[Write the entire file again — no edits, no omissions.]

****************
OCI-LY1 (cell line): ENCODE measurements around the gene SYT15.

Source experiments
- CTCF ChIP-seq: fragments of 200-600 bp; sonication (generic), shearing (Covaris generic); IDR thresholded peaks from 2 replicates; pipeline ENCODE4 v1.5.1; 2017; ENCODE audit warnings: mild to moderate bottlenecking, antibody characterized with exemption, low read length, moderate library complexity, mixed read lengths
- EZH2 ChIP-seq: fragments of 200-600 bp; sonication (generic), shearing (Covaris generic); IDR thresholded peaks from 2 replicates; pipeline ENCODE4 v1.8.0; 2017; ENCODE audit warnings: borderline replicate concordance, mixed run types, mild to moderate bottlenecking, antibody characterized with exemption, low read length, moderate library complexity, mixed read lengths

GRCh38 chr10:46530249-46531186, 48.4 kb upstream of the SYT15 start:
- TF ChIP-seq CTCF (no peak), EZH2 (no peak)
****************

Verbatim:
OCI-LY1 (cell line): ENCODE measurements around the gene SYT15.

Source experiments
- CTCF ChIP-seq: fragments of 200-600 bp; sonication (generic), shearing (Covaris generic); IDR thresholded peaks from 2 replicates; pipeline ENCODE4 v1.5.1; 2017; ENCODE audit warnings: mild to moderate bottlenecking, antibody characterized with exemption, low read length, moderate library complexity, mixed read lengths
- EZH2 ChIP-seq: fragments of 200-600 bp; sonication (generic), shearing (Covaris generic); IDR thresholded peaks from 2 replicates; pipeline ENCODE4 v1.8.0; 2017; ENCODE audit warnings: borderline replicate concordance, mixed run types, mild to moderate bottlenecking, antibody characterized with exemption, low read length, moderate library complexity, mixed read lengths

GRCh38 chr10:46530249-46531186, 48.4 kb upstream of the SYT15 start:
- TF ChIP-seq CTCF (no peak), EZH2 (no peak)